Sealaska Heritage Institute (SHI) collects and preserves materials that document the history, culture, heritage, and languages of the Tlingit, Haida, and Tsimshian people and makes these materials available to the public for educational purposes. SHI collections include an archives of historical manuscripts and papers, photographs, and audio and visual recordings, as well as a collection of 500 art and ethnographic objects and a library of 2,500 books. SHI currently houses more than 5,000 historical and contemporary audio and audiovisual recordings documenting the Tlingit, Haida, and Tsimshian language, culture, and history. Most of these recordings are wholly unique and cannot be found in other libraries, archives, or repositories.
SHI serves the general and academic Native and non-Native community by making its extensive archival, library, and art and ethnographic collections available to the public for research and educational purposes; hosting public lectures; advising and assisting visiting scholars and researchers; publishing academic essays and books; and having SHI staff present papers at scholarly conferences. SHI’s culture and history, language, education, and art programs rely heavily on its library and archival collections in the development of their activities and publications.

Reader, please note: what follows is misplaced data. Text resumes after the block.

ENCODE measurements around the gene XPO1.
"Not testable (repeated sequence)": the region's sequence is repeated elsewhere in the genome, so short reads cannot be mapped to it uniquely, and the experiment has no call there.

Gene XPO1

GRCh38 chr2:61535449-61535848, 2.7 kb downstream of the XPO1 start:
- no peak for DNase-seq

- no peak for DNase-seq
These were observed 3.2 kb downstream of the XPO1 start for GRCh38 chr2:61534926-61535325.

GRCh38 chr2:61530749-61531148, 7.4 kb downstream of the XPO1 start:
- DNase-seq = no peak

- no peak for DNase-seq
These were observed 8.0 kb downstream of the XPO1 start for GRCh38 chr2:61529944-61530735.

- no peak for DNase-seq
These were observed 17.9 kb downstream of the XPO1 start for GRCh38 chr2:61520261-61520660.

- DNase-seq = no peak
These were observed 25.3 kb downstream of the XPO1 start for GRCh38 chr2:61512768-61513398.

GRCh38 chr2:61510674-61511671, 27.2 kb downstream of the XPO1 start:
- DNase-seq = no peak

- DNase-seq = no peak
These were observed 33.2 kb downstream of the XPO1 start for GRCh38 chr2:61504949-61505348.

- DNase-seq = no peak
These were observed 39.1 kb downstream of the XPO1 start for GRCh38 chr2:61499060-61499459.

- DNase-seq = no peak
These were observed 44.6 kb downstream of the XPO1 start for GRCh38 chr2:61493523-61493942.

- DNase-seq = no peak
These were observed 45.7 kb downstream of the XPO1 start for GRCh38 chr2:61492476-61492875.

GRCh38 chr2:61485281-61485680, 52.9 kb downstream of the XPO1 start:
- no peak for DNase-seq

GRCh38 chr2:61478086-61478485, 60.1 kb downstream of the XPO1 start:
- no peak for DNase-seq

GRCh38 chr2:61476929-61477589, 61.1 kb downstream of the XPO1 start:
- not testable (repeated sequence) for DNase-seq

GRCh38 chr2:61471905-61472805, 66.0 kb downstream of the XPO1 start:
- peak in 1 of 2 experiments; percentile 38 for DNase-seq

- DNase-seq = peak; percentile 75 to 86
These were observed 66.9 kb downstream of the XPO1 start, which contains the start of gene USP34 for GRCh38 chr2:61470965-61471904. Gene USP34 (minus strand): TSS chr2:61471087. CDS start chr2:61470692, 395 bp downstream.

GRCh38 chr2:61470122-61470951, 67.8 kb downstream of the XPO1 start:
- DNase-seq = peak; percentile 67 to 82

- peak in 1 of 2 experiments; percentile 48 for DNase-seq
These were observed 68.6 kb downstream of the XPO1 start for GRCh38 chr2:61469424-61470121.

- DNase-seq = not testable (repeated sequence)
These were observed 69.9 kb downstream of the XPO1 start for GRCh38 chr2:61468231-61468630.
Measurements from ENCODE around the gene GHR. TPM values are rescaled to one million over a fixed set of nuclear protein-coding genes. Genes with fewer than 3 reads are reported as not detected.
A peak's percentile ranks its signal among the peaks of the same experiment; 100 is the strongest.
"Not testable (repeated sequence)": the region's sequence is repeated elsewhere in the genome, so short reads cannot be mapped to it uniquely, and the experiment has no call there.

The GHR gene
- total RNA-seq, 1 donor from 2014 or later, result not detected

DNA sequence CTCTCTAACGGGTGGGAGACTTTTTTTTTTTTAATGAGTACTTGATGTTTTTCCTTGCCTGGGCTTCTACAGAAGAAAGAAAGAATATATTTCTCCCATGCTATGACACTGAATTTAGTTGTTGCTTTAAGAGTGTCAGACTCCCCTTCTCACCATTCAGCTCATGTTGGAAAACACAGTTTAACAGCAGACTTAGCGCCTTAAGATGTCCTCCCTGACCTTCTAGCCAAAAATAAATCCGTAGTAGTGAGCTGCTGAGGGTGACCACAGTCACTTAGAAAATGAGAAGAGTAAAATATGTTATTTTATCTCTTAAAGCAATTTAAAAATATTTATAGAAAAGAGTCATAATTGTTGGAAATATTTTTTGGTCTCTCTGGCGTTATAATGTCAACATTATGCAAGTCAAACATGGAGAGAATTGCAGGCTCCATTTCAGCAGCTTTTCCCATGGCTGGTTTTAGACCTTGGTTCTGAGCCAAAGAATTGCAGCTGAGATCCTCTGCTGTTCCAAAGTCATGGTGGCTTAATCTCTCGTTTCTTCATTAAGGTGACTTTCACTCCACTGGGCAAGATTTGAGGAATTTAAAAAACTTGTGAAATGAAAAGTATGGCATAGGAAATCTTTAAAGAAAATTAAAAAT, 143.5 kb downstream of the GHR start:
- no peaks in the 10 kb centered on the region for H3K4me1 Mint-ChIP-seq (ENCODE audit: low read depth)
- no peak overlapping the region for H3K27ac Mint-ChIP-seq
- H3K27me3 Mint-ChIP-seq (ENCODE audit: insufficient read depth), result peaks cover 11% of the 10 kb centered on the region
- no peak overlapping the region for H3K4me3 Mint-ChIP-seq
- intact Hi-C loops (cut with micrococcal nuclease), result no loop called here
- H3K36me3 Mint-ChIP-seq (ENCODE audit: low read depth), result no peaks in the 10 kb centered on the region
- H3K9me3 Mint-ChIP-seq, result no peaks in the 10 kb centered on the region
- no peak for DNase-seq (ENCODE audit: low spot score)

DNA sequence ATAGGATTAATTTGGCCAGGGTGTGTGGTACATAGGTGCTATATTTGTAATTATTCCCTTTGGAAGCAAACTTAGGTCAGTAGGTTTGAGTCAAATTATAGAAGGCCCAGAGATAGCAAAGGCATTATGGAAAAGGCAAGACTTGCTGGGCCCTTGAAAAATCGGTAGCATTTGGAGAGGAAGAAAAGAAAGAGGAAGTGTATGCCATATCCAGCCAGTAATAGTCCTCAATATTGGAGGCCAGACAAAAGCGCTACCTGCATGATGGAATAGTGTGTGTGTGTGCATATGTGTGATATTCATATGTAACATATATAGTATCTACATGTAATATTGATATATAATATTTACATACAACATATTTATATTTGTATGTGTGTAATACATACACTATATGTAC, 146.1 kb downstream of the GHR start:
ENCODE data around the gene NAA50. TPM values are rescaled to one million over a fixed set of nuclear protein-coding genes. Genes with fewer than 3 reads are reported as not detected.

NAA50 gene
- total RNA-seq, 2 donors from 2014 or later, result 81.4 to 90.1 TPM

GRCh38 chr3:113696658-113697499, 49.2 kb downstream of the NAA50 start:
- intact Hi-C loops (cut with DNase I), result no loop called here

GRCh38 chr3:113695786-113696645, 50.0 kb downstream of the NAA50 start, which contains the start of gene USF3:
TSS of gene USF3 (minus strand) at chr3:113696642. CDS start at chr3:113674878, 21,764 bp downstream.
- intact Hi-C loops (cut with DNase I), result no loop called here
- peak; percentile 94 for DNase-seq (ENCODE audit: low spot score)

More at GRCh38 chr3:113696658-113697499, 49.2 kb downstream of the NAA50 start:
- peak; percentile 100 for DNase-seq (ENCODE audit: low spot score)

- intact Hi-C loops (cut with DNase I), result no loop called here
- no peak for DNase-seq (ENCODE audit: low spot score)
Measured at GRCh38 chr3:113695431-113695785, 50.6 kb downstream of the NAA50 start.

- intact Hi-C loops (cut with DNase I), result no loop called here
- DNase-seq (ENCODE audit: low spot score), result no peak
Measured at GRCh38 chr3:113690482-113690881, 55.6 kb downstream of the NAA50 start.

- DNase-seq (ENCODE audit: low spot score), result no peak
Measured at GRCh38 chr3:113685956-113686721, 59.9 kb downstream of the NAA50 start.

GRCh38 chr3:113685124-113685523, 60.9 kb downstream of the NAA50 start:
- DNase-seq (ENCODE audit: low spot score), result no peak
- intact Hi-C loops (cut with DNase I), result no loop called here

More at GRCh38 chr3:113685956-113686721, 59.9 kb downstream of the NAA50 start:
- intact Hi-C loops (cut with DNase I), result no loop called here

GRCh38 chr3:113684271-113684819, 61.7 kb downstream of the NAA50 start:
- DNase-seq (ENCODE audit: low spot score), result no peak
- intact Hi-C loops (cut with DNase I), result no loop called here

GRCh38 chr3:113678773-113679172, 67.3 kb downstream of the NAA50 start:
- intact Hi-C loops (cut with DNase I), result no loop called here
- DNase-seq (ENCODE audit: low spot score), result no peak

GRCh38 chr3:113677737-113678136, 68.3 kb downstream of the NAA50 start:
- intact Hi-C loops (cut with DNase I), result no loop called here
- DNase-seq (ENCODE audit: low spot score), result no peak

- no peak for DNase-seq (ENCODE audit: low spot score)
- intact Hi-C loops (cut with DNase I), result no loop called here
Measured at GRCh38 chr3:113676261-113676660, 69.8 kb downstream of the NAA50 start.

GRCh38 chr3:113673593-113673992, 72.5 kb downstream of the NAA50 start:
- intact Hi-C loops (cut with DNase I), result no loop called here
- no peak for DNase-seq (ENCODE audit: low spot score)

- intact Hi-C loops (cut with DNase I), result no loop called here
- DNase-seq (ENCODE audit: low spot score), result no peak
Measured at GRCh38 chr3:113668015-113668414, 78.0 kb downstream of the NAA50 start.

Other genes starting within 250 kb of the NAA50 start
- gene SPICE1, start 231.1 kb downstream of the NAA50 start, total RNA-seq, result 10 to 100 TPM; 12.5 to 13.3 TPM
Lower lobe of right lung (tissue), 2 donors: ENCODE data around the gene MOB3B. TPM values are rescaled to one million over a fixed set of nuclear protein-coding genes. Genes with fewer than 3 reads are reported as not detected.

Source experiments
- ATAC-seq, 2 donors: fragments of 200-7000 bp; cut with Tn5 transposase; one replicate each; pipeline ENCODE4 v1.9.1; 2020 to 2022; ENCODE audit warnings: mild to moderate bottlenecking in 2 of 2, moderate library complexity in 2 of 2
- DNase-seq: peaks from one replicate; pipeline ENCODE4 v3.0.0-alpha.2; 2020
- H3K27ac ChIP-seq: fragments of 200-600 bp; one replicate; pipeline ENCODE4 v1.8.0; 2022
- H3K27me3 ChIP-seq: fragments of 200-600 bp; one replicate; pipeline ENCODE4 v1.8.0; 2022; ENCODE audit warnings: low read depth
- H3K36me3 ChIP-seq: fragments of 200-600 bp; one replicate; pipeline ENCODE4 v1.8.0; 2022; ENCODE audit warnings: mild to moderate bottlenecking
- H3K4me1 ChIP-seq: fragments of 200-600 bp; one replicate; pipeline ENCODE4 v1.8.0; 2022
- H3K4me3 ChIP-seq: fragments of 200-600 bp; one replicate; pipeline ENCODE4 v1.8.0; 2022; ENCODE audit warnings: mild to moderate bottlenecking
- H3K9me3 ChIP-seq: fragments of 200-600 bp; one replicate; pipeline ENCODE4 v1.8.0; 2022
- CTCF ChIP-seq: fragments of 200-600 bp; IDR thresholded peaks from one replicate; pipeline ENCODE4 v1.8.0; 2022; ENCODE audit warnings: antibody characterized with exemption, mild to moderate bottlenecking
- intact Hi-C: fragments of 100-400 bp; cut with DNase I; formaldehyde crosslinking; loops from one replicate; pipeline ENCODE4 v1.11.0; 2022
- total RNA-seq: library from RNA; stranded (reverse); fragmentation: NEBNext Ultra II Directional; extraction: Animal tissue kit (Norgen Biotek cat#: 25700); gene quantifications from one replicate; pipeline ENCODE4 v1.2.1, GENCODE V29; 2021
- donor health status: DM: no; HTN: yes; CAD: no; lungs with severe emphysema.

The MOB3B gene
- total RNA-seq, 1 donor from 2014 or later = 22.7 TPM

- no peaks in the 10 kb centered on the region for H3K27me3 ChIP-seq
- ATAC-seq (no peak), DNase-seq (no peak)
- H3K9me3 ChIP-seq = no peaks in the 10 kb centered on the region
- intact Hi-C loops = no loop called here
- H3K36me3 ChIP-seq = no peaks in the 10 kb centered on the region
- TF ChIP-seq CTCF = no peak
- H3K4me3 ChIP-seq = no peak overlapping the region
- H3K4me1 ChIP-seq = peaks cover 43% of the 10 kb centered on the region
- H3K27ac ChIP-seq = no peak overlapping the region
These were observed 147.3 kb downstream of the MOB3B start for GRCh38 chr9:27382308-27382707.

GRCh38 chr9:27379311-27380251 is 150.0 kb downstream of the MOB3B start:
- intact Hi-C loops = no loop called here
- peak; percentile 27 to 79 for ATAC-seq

Overall Collections Management
Develop and maintain electronic and physical files to document and record information on all items in collections; create detailed physical description of item and its condition; acquire information on item usage and history; photograph items for documentation purposes; assign accession numbers; mark items in appropriate locations using methods that support conservation of the item.
Maintain integrated collections database for archival, library and object collections using Proficio collections management software; modify database when required to improve record-keeping and referencing ability; maintain catalog subscription services.
Monitor temperature, humidity, and light in storage, conservation and exhibition areas; identify when environmental conditions become detrimental to conservation; notify management of such occurrences; coordinate repairs to storage facility or equipment.